The bow of Costa Concordia

Remembering the Victims of the Costa Concordia Tragedy

The tragedy that unfolded on the night of 13th January 2012 is one that no one in the cruise industry will ever forget.

Ordered in 2004 and launched a year later at Fincantieri‍'s Sestri Ponente yard in Genoa, the 114,147 gross tonne  Costa Concordia was the first of the Concordia-class cruise ships.


Over time the class of ships included Costa Serena, Costa Pacifica, Costa Favolosa, and Costa Fascinosa. Carnival Splendor also follows the same design, albeit with some modifications.

In September 2005, the Champagne bottle released by model Eva Herzigová at the Christening ceremony failed to smash against the hull - a bad omen in maritime superstition.

On 22nd November 2008, the €450 million Costa Concordia suffered damage to her bow when high winds pushed the ship against its dock at the Sicilian port of Palermo. Thankfully there were no injuries and repairs were carried out soon after.

Sadly the events that unfolded on the night of 13th January 2012 proved catastrophic for the ship itself and for 32 of the 4,252 people on board who lost their lives in the incident.

The ship left the port of Civitavecchia on a week-long Mediterranean cruise at 1918hrs local time. It was scheduled to sail to Savona, Italy; Marseille, France; Barcelona, Spain; Palma, Majorca; Cagliari, Sardinia, Italy; and Palermo, Sicily, Italy, before returning to Civitavecchia.

At around 2145hrs on that fateful night, Costa Concordia struck rocks off the small island of Giglio, Italy. The ship was travelling at approximately 16 knots when a gargantuan rock penetrated the hull, allowing water to flood the engine room, in-turn causing the vessel to list. At around 2200hrs the ship began to drift towards the port of Giglio. At 2233hrs the haunting general emergency alarm was raised prompting passengers and crew to race to their assigned muster stations. By 2248hrs the vessel settled on the rocky sea bed it would call home for many years, listing more than 30 degrees. Captain Francesco Schettino gave the order to abandon ship at 2254hrs. In a mere 109 minutes, the lives of 3,229 passengers and 1,023 crew members on-board had been affected by this nightmare.

In the years after the accident, a mammoth engineering task followed with the aim to recover the ship in its entirety and to protect the local environment. A technique known as 'parbuckling' was used to upright the ship through the assistance of steel cabling and floatation tanks affixed to the vessel. The recovery operation, including the scrapping of the vessel and repairing the damage to the island of Giglio, is estimated to top the €1.5 billion mark.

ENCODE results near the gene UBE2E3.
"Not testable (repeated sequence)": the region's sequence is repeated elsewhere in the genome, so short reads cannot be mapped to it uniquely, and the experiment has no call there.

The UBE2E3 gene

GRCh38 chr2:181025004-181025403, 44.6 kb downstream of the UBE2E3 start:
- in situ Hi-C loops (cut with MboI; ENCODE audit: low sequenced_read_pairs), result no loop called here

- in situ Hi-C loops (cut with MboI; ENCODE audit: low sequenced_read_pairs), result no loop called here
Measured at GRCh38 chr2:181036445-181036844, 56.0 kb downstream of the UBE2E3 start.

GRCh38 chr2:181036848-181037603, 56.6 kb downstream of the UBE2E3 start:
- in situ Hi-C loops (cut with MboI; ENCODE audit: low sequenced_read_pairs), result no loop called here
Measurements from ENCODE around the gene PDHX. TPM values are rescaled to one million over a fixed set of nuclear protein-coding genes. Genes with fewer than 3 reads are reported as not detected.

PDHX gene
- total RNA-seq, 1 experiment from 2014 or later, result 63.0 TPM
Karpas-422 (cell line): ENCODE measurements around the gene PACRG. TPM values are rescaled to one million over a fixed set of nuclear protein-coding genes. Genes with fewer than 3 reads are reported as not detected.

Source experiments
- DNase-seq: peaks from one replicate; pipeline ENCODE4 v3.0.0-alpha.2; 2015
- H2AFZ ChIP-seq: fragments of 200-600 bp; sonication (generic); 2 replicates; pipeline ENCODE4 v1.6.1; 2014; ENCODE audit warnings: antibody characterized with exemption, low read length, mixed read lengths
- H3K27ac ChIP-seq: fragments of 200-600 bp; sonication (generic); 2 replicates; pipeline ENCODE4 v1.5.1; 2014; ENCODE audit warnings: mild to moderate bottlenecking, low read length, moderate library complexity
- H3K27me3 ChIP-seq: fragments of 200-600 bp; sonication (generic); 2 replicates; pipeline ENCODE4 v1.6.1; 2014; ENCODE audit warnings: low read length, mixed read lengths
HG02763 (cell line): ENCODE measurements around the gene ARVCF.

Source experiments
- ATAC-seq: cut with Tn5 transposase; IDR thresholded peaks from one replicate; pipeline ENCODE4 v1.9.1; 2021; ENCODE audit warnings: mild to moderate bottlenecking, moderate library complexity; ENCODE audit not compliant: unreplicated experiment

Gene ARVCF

32 people sadly died on that fateful night in January 2012. The 27 passengers were: Barbara Heil (USA); Brunhilde Werp (Germany); Christina Mathi Ganz (Germany); Dayana Arlotti (Italy); Egon Hoer (Germany); Elilsabeth Bauer (Germany); Francis Servel (France); Gabriel Grube (Germany); Gerald Heil (USA); Giovanni Masia (Italy); Gual Guillermo (Italy); Horst Galle (Germany); Inge Schall (Germany); Jean-Pierre Micheaud (France); Jeannette Gannard (France); Josef Werp (Germany); Luisa Antonio Virzi (Italy); Margarethe Neth (Germany); Margrit Schoeter (Germany); Maria D'Introna (Italy); Maria Grazia Trecarichi (Italy); Michael Blemand (France); Mylene Litzler (France); Norbert Joseph Ganz (Germany); Pierre Gregoire (France); Siglinde Stumpf (Germany); and William Arlotti (Italy). The five crew members were Erika Fani Soria Molina (a waitress from Peru); Girolamo Giuseppe (a drummer from Italy); Russel Terence Rebello (a waiter from Italy); Sandor Feher (a violinist from Hungary); and Tomas Alberto Costilla Mendoza (a cleaning supervisor from Peru).

Many of their gut-wrenching tales are documented on this website. Erika Fani Soria Molina, for example, gave up her life-jacket to help an elderly passenger. Girolamo Giuseppe gave up his seat in a lifeboat to save a child. Russel Terence Rebello helped passengers into life-jackets and onto lifeboats as did Sandor Feher.

While Costa Concordia arrived in its home-port of Genoa on 27th July 2014 ready for dismantling, the original location proved to be too difficult for removing materials. On 11th May 2015, it was moved to a new location at the mouth of the port to gain easier vehicular access.

I sailed past the remains of Costa Concordia aboard MSC Preziosa last month as she lay in Genoa. It was a very solemn and sombre moment as MSC Preziosa crept past the vessel.

On 11th February 2015, following an eighteen-month trial, Captain Schettino was found guilty of the manslaughter of 32 passengers and was sentenced to 16 years in prison. He is currently appealing the decision. Yesterday he released a 600-page book entitled 'Le Verita Sommerse' which translates as 'The Truth Submerged'. Co-written with journalist Vittoriana Abate, the book details his account of the last moments of the tragedy of the Costa Concordia.

It is worth bearing in mind that sweeping changes across the cruise industry were made in the wake of this disaster. The Cruise Lines International Association (CLIA), the European Cruise Council (ECC) and the Passenger Shipping Association (PSA) all adopted a new policy requiring all embarking passengers to participate in a mandatory muster drill before departure. The CLIA and ECC also introduced new policies to ensure that all bridge officers agree on the route before departing, all ships carry increased numbers of life jackets for emergency use, and access to the Bridge is strictly limited.

Lessons have been learned from this disaster, making cruise holidays much safer for all. No cruise line would ever want to see a repetition of an event like this - ever.

Has the Costa Concordia tragedy put you off cruise holidays altogether, or made you change which cruise lines you sail with? Leave a comment below.

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